Because CNXT and LSI compete is so many different arenas with Broadcom, they were automatic selections.
LU and TXN are much larger competitors than Broadcom, so I thought it would be good to include them in the
analysis as well to see how Broadcom fares against "the big guys".

Step #4) Run Broadcom through the Rule Maker Ranker to see how it stacks up.

Financial AnalysiCompany Being Evaluated Competitor #1 Competitor #2 Competitor #3 Competitor #4

Broadcom Corporation Conexant LSI Logic Lucent TechnolTexas Instruments
Current PeriodYear-ago PerioYear-over-Year Current Period Current PeriodCurrent PeriodCurrent Period
1999Q4 1998Q4 Growth 2000Q1 1999Q4 1999Q4 1999Q4
Income Statement . . .
Sales 160,823 74,618 115.5% 509,963 584,856 10,575,000 2,554,000
Cost of Goods S 65,775 30,995 112.2% 277,446 344,770 5,706,000 1,308,000
Net Income 36,870 8,014 360.1% 53,318 76,413 972,000 433,000
Shares Outstand 120,563 108,626 11.0%

Balance Sheet . . .
Cash & Equivale 260,181 106,855 143.5% 277,516 661,300 1,816,000 2,662,000
Current Assets 391,327 172,644 126.7% 932,462 1,288,300 21,931,000 6,055,000
Short-term Debt 508 7,252 -93.0% 0 57,000 2,864,000 313,000
Current Liabili 86,062 40,978 110.0% 354,663 475,300 11,778,000 2,628,000
Long-term Debt 548 4,100 -86.6% 350,000 869,300 4,162,000 1,097,000
1 1 1 1
Margins & Ratios . . . Competitors' Avera
Gross Margins 59.1% 58.5% 0.6 45.6% 41.1% 46.0% 48.8% 45.4%
Net Margins 22.9% 10.7% 12.2 10.5% 13.1% 9.2% 17.0% 12.4%
Cash-to-Debt 246.38 9.41 2517.5% 0.79 0.71 0.26 1.89 0.56
Net Cash 259125.0 95503.0 171.3% -72484.0 -265000.0 -5210000.0 1252000.0-1073871.0
Fool Flow Ratio 1.53 1.95 -21.4% 1.85 1.50 2.26 1.47 1.77

Continue Here

Ranking Rule Makers

1) Brand Points (0-1) 3) Financial Dire Points (0-3)
Familiarity 0 Sales Growth 3
Openness 1 Gross Margins 3
Optimism 1 Net Margins 3
Legitimacy 1 Shares Outstandin 0
Inevitability 1 Cash-to-Debt 2
Solitariness 0 Fool Flow Ratio 3
Humor 1 Expansion Potenti 3
Subtotal 5 Subtotal 17

2) Financial Loca Points (0-2) 4) Monopoly Statu Points (0-4)
Mass Market Habit 1 Gross Margins 4
Gross Margins 1 Net Margins 4
Net Margins 2 Net Cash 4
Cash-to-Debt 2 Fool Flow Ratio 2
Fool Flow Ratio 0 Convenience 2
Your Interest 2 Subtotal 16
Subtotal 8
5) Your Enjoymen 1

Total Score 47 Second Tier

All in all, not a bad score considering its competition. Looking at the numbers, it is easily
possible for them to pick up a few additional points:

1) They just missed an additional point for gross margins (59.1% vs. 60% threshold)

2) If their flow ratio continues to drop like it did this past quarter, then they should be able to pickup
an additional four points in those categories.

3) You could argue that they deserve the point for familiarity, but since broadband access in all of its
forms is still in its infancy, I didn't feel right "giving" them the point at this time.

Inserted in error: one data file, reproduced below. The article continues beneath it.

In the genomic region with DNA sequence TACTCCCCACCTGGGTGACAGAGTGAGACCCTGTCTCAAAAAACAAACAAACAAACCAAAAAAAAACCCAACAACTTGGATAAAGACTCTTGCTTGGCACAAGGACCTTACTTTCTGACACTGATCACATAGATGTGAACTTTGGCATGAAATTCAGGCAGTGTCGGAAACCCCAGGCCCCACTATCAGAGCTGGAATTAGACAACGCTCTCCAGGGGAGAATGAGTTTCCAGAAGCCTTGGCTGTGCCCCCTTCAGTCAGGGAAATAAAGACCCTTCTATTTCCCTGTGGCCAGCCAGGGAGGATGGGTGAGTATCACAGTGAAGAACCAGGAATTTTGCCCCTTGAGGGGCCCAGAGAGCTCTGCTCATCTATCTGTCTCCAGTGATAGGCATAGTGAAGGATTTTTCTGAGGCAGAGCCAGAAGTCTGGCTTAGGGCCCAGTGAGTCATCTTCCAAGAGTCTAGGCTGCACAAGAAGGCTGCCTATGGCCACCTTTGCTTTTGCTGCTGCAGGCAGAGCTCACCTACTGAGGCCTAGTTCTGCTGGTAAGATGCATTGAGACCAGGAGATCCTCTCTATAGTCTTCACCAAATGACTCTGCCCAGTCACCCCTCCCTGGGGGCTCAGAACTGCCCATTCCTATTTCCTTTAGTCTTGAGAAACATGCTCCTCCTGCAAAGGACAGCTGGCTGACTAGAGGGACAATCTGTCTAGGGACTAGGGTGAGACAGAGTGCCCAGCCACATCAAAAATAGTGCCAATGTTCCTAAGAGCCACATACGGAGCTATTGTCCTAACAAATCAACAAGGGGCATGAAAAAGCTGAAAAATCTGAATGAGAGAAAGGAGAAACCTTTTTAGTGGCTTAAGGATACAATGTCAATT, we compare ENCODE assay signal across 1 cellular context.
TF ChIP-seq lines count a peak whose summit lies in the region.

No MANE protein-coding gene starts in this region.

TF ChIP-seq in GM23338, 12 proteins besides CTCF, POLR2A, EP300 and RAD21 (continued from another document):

4) Their debt load has dropped tremendously, and it would be very easy for them to eliminate all the short-
term and long-term debt in the next quarter, thus giving them another point.

Just looking at the scores under financial direction, its no wonder this company has so many admirers.
Rapid sales growth, increasing margins, lower debt, and dropping flowie ... it just doesn't get any better
than this.

Step #5) Run Broadcom through our new financial metrics, the Cash King Margin and the Operation Cash
Net Margin, to see if it stacks up as a Rule Maker.

Year Cash King Margin OCNM

1997 -2557 / 36955 = -6.92% (-2557-7132) / 36955 = -26.22%
1998 8386 / 203095 = 4.13% (8383-27341) / 203095 = -9.30%
*1999 28569 / 357360 = 7.99% (28569-21479) / 357360 = 1.98%

* - figures as of the end of third quarter.

Well, unfortunately the results weren't as good here. Much like JDSU, Broadcom's margins in these two areas
are all over the map, but since there sales started exploding in 1997, the figures are gradually
improving. They still haven't reached our Rule Maker requirements of 15% Cash King Margin and greater OCNM
than Net Margin, so they still have some work to do in this arena.

When I dug a little deeper into the numbers to find out why Broadcom isn't generating a lot of extra cash,
I found a couple of things. One, the amount of Deferred Taxes that show up under Current Assets has
really skyrocketed over time. So what exactly are "deferred taxes" ??? Well, I put that question to our
account guru, TMFGrape, and he indicated that they represent tax benefits that can be claimed at some
time in the future. These benefits can be a result of operating losses, inventory that has been written off,
or cash reserves for a future expense that hasn't been incurred. In Broadcom's case, it is difficult to determine exactly where its deferred taxes come from
since that data only appears in the Annual Report (which is due out in about a month). However, from
digging through the 10-Q's over the past year, I would suspect that the large deferred tax burden comes from